2002 Progress Report: Aerobic Cometabolism of Chlorinated Aliphatic Hydrocarbon Compounds with Butane-Grown MicroorganismsEPA Grant Number: R828772C003
Subproject: this is subproject number 003 , established and managed by the Center Director under grant R828772
(EPA does not fund or establish subprojects; EPA awards and manages the overall grant for this center).
Center: HSRC (2001) - Western Region Hazardous Substance Research Center for Developing In-Situ Processes for VOC Remediation in Groundwater and Soils
Center Director: Semprini, Lewis
Title: Aerobic Cometabolism of Chlorinated Aliphatic Hydrocarbon Compounds with Butane-Grown Microorganisms
Investigators: Arp, Daniel J. , Bottomley, Peter , Ciuffetti, Lynda , Dolan, Mark E. , Giovannoni, Stephen , Semprini, Lewis , Williamson, Kenneth J.
Current Investigators: Arp, Daniel J. , Bottomley, Peter , Ciuffetti, Lynda , Dolan, Mark E. , Williamson, Kenneth J.
Institution: Oregon State University
EPA Project Officer: Lasat, Mitch
Project Period: June 1, 2001 through September 30, 2006
Project Period Covered by this Report: June 1, 2001 through September 30, 2002
Project Amount: Refer to main center abstract for funding details.
RFA: Hazardous Substance Research Centers - HSRC (2001) RFA Text | Recipients Lists
Research Category: Hazardous Waste/Remediation , Land and Waste Management
This research project aims to evaluate how to maximize the chlorinated aliphatic hydrocarbon (CAH) degrading potential of individual strains and mixed communities of hydrocarbon-degrading bacteria and fungi. Specific objectives include: (1) identifying growth conditions that maximize reductant flow to cometabolism and the cellular mechanisms that minimize the toxic effects of cometabolism and sustain the process; (2) understanding the relationship between community dynamics of hydrocarbon oxidizing bacteria and the kinetics of cometabolism in bioremediatory situations; (3) evaluating the performance of cultures in laboratory column studies; and (4) applying improved cometabolic transformation models to the results of laboratory studies.
Studies conducted under laboratory and field conditions have shown that hydrocarbon oxidizing bacteria cometabolize a wide range of CAHs. Nonetheless, there is considerable variability in the properties of cometabolism shown by different types of bacteria, both in terms of the range of CAHs degraded, and in their transformation capacities. More research is needed to better understand the microbiological reasons for the range of efficiencies observed, and to use this information to improve the biotechnology of bioremediation.
The investigators bring a range of microbiological and environmental expertise to this project. We have examined the CAH degrading properties of several individual strains of butane-oxidizing bacteria and fungi that are known to possess distinctly different butane monooxygenases (BMO). We have examined the impact of cometabolism of different CAHs on monooxygenase activity, and assessed the effect of cometabolism on cell viability and recovery from cometabolism. In one part of this research project, we focused on the cometabolic properties of the lesser chlorinated solvents such as the dichloroethenes (DCEs), because they are often persistent products of reductive dechlorination at field sites. By using molecular approaches with a reporter strain of Pseudomonas butanovora, we are conducting an examination of the ability of DCEs to induce BMO genes in P. butanovora, and the ability of various sources of electron donors to drive the cometabolism of the DCE-induced BMO activity. In another part of this research project, we are evaluating the potential for bioaugmentation of butane-utilizing cultures that are effective in transforming mixtures of 1,1,1-trichloroethane (1,1,1-TCA), 1,1-dichloroethane (1,1-DCA), and 1,1-dichloroethene. We have isolated pure cultures that effectively transform mixtures of these compounds, and that perform well under the nutrient conditions of groundwater and in the presence of indigenous microorganisms. Molecular tools have been developed to track these cultures upon their addition in subsurface remediation. A third part of this research project is to evaluate the potential of Graphium sp., a filamentous fungi, to cometabolically degrade a range of volatile organic compounds (VOCs) including CAHs, trichloromethanes, and polyaromatic hydrocarbons (PAHs). The study also aims to demonstrate that these reactions are catalyzed by an alkane inducible cytochrome P450 monooxygenase.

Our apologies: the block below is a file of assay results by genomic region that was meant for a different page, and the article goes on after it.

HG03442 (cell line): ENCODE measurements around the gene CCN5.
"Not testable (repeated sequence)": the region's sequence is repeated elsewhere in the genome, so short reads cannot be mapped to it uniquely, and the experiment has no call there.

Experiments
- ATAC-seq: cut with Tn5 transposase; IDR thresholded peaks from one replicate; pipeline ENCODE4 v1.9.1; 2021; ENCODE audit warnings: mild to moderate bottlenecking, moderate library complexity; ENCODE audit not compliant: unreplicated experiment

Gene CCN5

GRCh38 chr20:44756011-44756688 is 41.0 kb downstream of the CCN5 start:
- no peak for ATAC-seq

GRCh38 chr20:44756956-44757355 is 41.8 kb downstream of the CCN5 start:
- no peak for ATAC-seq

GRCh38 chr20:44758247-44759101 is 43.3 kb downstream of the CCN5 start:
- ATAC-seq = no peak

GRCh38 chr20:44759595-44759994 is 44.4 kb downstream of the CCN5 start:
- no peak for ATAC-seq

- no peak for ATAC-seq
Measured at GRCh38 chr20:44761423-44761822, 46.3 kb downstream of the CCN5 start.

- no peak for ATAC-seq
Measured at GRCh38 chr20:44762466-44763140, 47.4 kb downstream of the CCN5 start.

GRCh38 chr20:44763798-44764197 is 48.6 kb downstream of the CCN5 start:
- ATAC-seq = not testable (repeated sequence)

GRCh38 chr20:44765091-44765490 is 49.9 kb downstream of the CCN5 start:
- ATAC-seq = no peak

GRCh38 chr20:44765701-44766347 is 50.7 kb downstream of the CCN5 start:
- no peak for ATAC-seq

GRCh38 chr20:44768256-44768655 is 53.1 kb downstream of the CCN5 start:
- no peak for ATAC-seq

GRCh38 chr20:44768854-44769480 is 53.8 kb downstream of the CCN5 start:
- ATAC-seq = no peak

Decline of TCE metabolism in P. butanovora is primarily influenced by the TCE-mediated loss of BMO activity, rather than due to the loss of cell viability caused by general cellular toxicity. Distinct differences were observed, however, between the cometabolism of cis- and trans-1,2- DCE, and 1,1-DCE by P. butanovora. In particular, 1,1-DCE was shown to rapidly inactivate reductant supply to cometabolism in an acetylene-sensitive manner, implying that extremely toxic metabolites are produced during the oxidation of this compound. A better substrate for the BMO of P. butanovora is cis-1,2-DCE than is trans-1,2-DCE. BMO gene expression is induced more effectively by trans-1,2-DCE than by cis-1,2-DCE. It is well known that high concentrations of butane interfere with cooxidation of most CAHs. We have shown that lactate is an effective electron donor for driving cometabolism of CAHs. Lactate drives cometabolism more effectively than butyrate, which tends to inhibit the process as concentration is raised. Further work is in progress to characterize the role of CAHs in induction of butane oxidizing activity and the efficacy of alternate electron donors for driving cometabolism. We believe these observations might have important implications for the role of hydrocarbon oxidizing bacteria along the periphery of anaerobic plumes, where a combination of fermentative products and less chlorinated products of tetrachloroethene (PCE) or trichloroethene (TCE) degradation are available for further biodegradation.